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 Thread starterDODGEVIPER13
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 ElectricElectric potentialPotentialRod
In summary, you were trying to determine the potential at a point on a nonconducting rod by summing the potentials of all the charges at various distances from the origin. You plugged in the value for k and found that it was 2klamdaL. You then plugged in the answer for L and found that the potential at point P was 2klamdaL(log(sqrt(2L^2)+L)).
 #1
DODGEVIPER13
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Homework Statement
A nonconducting rod of length L = 6.00 cm and uniform linear charge density λ = +2.28 pC/m. Take V = 0 at infinity. What is V at point P at distance d = 8.00 cm along the rod's perpendicular bisector?
heres the diagram best I could show it:
.P




<+++++++++++++++++++++>
<L/2L/2>
Homework Equations
v=kq/r
lamda = charge/L
The Attempt at a Solution
What I did was this charge = L(lamda) the I said ∫kq/d ds which equals ∫klamda(L)/d * cos(theta) ds (where cos(theta)=d/sqrt(d^2+(L/2)^2)) so 2klamdaL∫1/sqrt(d^2+(L/2)^2) from 0 to L/2. which gives me 2klamdaL(log(sqrt(2L^2)+L) when I plug in the answer is incorrect I think my integral set up is completley incorrect?
Moderator note: Moved to the introductory physics forum.
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 #2
DODGEVIPER13
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My diagram is screwed up the .P with the line I made should be right over the little line seperating the L/2 lines sorry.
 #3
Mindscrape
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Are you saying your origin is in the middle of the rod or at the edge of the rod? You're kind of maybe on the right track. Remember that the basic concept is to make infinitesimal sums as you move along a charge distribution. Take a charge at a certain point from the origin and how that contributes to the potential, then move an infinitesimal amount and see how that new charge contributes.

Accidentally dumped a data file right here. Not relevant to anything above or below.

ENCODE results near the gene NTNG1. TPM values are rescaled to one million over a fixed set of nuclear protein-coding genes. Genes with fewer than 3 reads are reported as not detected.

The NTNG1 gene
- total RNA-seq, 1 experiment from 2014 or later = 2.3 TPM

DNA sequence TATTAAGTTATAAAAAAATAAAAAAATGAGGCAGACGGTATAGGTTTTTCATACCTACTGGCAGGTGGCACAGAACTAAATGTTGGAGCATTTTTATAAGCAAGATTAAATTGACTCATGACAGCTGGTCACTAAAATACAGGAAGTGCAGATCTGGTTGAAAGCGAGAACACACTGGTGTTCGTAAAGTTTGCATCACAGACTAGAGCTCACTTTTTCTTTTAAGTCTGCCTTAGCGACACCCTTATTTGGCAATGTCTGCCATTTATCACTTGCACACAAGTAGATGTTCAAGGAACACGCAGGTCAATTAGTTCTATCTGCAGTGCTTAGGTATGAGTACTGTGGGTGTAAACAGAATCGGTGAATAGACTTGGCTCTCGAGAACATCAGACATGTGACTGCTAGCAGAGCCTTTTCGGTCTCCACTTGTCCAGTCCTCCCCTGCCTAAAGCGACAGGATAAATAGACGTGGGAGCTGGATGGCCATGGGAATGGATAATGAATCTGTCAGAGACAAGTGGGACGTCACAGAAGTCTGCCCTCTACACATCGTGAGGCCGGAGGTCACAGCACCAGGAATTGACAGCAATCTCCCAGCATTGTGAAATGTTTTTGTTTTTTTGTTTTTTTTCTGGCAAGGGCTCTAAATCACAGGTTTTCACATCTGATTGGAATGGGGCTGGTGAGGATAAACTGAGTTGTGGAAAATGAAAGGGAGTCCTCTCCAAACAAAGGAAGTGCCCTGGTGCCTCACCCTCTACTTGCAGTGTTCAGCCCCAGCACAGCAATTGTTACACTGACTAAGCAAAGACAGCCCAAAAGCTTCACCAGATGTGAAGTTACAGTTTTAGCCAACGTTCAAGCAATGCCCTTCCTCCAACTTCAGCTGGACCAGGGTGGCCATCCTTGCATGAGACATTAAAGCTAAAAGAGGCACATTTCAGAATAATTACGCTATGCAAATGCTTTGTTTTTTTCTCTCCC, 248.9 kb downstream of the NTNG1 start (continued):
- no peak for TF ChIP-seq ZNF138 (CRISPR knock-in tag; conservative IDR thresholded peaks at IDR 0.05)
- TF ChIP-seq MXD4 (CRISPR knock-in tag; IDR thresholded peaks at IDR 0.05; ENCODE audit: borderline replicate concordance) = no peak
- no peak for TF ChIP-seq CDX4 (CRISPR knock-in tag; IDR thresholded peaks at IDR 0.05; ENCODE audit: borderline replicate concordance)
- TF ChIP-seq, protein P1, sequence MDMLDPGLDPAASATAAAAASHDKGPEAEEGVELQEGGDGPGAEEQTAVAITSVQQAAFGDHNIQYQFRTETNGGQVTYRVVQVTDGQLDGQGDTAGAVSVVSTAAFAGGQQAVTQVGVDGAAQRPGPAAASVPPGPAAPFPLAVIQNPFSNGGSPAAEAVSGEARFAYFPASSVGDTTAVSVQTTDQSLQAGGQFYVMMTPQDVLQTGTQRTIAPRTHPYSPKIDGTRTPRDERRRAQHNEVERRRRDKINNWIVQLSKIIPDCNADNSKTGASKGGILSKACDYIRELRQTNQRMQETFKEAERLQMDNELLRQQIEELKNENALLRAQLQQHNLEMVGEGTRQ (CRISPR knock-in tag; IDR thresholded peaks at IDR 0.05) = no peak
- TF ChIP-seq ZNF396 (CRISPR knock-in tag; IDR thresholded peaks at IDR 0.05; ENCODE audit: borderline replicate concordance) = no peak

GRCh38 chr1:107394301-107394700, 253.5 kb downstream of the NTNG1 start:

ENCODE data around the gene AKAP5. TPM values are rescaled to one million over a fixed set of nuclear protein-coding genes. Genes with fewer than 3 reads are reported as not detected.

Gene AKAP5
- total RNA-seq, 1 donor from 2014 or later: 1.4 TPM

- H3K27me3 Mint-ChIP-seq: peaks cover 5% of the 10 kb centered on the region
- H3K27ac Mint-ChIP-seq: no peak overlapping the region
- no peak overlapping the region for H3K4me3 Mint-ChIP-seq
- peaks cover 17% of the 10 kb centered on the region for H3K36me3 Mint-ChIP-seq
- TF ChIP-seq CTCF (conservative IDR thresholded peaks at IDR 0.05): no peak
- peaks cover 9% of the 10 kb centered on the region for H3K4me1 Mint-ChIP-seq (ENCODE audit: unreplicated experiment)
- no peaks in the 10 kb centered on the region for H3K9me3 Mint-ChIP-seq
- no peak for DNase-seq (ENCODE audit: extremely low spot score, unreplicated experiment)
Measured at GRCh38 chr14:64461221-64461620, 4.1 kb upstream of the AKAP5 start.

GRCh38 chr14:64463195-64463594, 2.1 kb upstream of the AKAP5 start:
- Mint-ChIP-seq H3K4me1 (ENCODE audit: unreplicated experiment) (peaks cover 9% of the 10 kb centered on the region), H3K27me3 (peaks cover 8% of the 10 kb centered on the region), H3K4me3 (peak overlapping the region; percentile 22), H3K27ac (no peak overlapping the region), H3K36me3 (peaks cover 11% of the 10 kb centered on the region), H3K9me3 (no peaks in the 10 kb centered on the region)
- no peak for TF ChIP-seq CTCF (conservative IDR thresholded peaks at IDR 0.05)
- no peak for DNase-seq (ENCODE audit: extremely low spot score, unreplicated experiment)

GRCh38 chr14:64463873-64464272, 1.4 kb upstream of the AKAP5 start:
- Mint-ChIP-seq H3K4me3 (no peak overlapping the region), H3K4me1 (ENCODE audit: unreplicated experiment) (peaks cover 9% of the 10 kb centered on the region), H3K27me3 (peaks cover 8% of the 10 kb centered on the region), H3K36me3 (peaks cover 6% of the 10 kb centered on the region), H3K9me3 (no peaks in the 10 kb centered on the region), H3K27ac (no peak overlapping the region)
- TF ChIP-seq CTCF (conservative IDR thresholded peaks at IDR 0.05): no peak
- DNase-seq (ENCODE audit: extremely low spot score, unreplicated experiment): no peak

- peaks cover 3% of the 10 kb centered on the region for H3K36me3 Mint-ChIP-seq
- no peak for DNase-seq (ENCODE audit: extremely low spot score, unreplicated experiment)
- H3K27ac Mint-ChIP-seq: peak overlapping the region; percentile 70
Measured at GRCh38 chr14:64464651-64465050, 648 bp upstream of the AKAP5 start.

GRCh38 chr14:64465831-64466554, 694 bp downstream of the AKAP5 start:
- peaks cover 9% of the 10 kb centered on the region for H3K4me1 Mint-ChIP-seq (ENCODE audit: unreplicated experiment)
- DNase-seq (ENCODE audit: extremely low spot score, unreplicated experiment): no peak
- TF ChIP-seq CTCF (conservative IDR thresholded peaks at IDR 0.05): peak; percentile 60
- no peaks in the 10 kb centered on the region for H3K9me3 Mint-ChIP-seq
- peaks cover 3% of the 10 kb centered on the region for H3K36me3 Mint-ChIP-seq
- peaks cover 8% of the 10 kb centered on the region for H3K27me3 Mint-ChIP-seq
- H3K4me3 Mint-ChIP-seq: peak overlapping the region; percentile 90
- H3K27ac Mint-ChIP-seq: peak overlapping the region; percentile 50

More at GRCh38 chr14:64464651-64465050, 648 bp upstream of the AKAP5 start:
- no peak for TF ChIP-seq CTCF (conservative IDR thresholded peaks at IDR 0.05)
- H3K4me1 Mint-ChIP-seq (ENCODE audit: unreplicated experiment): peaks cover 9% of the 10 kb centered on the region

#4
SammyS
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DODGEVIPER13 said:
Homework Statement
A nonconducting rod of length L = 6.00 cm and uniform linear charge density λ = +2.28 pC/m. Take V = 0 at infinity. What is V at point P at distance d = 8.00 cm along the rod's perpendicular bisector?
heres the diagram best I could show it:
.P




<+++++++++++++++++++++>
<L/2L/2>Homework Equations
v=kq/r
lamda = charge/LThe Attempt at a Solution
What I did was this charge = L(lamda) the I said ∫kq/d ds which equals ∫klamda(L)/d * cos(theta) ds (where cos(theta)=d/sqrt(d^2+(L/2)^2)) so 2klamdaL∫1/sqrt(d^2+(L/2)^2) from 0 to L/2. which gives me 2klamdaL(log(sqrt(2L^2)+L) when I plug in the answer is incorrect I think my integral set up is completley incorrect?
Moderator note: Moved to the introductory physics forum.
DODGEVIPER13 said:
My diagram is screwed up the .P with the line I made should be right over the little line separating the L/2 lines sorry.
Yes, no matter how many spaces you enter, the output only shows one space.